Safety tech: The next sensation

By |  March 29, 2019
If 21st century technology can improve both jobsite safety and production, there’s no reason not to embrace change. Photo: iStock.com/SeventyFour

If 21st century technology can improve both jobsite safety and production, there’s no reason not to embrace change. Photo: iStock.com/SeventyFour

The Ontario Stone, Sand & Gravel Association’s (OSSGA) 2019 Operations, Health & Safety Seminar provided a platform for the aggregate industry in the province to come together before producers dive into the next production season.

The event featured nearly 300 attendees, 37 exhibitors, and more than a dozen education and networking sessions. Themes that emerged at the conference were safety, technology and how these concepts are intertwined and mutually beneficial.

“Safety data is the new steel-toe boot,” says Ben Morse, head of sales at Tread, during an education session covering the modernization of aggregate dispatch solutions.

According to Morse, the availability and proliferation of smartphone tech allows aggregate producers to complete tasks differently – both in terms of production efficiency and safety.

Canadian conveyor guarding

Matt McDonald, health and safety specialist at James Dick Construction, offered insight at OSSGA’s Operations, Health & Safety Seminar on legislation pertaining to conveyor guarding.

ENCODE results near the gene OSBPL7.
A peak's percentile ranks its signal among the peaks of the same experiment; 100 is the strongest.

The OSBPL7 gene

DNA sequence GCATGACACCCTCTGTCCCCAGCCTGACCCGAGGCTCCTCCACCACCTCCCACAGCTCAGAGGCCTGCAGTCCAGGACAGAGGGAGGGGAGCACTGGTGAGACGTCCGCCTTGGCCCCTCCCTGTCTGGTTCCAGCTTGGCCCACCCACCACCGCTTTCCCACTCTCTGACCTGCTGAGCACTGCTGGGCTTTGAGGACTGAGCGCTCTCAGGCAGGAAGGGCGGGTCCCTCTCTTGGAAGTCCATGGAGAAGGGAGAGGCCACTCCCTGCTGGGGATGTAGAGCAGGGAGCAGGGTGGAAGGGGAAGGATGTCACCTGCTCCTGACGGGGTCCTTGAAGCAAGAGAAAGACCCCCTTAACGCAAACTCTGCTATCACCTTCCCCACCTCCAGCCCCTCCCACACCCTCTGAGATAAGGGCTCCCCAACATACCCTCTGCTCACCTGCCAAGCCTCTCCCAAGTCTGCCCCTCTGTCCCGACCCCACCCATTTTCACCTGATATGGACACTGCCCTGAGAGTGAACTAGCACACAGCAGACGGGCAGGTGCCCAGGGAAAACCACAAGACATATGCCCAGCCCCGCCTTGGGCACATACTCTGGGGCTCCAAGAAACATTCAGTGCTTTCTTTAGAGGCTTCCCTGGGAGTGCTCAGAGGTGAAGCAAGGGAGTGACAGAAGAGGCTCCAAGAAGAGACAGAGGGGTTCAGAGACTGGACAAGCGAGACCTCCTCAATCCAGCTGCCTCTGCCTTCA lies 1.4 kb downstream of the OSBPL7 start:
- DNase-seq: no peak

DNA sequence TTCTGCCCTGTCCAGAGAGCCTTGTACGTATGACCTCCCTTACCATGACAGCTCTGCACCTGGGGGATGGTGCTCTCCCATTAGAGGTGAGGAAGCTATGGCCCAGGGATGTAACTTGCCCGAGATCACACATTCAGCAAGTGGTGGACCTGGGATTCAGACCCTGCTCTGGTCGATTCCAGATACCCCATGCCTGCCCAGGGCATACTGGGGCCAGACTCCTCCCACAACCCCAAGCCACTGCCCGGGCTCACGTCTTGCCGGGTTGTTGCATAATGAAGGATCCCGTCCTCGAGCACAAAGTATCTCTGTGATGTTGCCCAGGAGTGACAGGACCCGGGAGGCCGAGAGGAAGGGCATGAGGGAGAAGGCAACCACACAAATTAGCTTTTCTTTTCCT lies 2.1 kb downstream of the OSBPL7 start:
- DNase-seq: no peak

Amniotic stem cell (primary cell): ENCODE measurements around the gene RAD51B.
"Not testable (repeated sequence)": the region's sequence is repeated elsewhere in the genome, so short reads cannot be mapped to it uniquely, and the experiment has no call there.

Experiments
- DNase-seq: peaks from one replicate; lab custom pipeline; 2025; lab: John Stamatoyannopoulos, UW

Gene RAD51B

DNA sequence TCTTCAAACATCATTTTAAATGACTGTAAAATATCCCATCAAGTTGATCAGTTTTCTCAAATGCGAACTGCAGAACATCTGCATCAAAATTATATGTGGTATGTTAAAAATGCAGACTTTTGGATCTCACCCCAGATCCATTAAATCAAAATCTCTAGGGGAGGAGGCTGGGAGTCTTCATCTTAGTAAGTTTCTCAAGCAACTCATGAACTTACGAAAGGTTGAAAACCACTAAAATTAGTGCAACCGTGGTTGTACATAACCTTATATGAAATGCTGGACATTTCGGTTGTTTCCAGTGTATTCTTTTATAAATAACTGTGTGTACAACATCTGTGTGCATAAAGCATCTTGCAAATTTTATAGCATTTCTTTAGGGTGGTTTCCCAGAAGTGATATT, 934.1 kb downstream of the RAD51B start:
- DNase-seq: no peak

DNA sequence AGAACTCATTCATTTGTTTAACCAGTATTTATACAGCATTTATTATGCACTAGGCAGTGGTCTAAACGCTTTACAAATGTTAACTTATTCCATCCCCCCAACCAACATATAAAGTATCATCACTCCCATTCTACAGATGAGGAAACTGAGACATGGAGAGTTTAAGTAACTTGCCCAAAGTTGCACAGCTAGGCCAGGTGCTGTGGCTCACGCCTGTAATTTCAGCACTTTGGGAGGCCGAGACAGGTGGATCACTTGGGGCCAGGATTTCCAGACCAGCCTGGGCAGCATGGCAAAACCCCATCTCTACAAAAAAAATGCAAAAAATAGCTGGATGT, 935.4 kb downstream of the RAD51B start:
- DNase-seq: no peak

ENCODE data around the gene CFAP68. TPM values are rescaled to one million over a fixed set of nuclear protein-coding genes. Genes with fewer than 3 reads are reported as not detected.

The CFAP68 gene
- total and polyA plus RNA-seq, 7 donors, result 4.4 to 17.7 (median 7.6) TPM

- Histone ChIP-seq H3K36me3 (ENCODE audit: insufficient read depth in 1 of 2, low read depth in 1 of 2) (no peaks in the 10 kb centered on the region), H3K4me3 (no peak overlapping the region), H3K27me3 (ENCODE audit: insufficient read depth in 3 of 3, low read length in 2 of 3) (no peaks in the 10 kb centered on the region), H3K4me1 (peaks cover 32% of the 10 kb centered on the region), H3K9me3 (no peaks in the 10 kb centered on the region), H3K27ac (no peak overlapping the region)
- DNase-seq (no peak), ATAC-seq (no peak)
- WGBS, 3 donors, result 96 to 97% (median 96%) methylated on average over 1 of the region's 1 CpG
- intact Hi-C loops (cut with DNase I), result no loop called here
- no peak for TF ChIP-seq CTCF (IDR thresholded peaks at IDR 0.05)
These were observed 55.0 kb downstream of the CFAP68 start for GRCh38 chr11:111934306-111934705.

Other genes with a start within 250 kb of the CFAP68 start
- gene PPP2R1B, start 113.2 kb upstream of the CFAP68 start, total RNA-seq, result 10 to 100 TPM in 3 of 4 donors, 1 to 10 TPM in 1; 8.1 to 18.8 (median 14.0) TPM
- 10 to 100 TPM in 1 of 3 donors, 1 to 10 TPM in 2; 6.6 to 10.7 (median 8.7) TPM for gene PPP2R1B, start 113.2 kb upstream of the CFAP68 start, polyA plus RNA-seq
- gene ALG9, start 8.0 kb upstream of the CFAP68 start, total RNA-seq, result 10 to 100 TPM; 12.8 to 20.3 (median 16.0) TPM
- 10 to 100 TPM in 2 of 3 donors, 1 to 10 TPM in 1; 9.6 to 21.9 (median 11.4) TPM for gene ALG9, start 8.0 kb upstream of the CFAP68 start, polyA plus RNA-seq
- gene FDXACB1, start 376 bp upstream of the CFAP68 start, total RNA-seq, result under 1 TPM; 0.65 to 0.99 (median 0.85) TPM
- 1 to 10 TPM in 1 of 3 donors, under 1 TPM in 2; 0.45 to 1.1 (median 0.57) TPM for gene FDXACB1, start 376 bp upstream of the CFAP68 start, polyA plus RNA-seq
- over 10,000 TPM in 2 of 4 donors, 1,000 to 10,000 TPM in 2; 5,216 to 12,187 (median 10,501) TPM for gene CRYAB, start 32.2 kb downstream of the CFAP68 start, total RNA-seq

The Ontario Ministry of Labour established regulations and guidelines for conveyor guarding in its most recent publication in May 2017. McDonald walked OSSGA seminar attendees through some of the requirements and regulations for conveyors, specifically sections 185, 196 and 196.1.

While many questions are answered in this publication, McDonald says many questions remain because of obscure definitions.

“There should be clear definitions for gate, barricade, fence and travelway,” McDonald says.

Additionally, the term “danger zone” should be clearly defined, he says. Clarifying a definition like this can help avoid confusion and citations, McDonald adds.

Consider the following analogy: Decades ago, record players served as the most common medium for playing music. Over time, technology was simplified and we now listen to music on smartphones via streaming services with just a few screen taps. Sure, record players are still around – they’ve even made a bit of a comeback in recent years – but as a device, they simply aren’t as efficient as other tech.

Likewise, Morse says it’s time for aggregate producers to utilize modern tech to simplify their day-to-day processes. He points, for example, to vehicle monitoring systems that allow those directly involved in operations to connect on a shared network where they can analyze data.

Morse also discussed how safety is a catalyst for operational efficiency. Ask anyone in the industry about their top work priority, and most will respond with safety. If the development and implementation of 21st century tech can help improve not just safety, but also production efficiency, then there’s no reason for producers not to embrace change.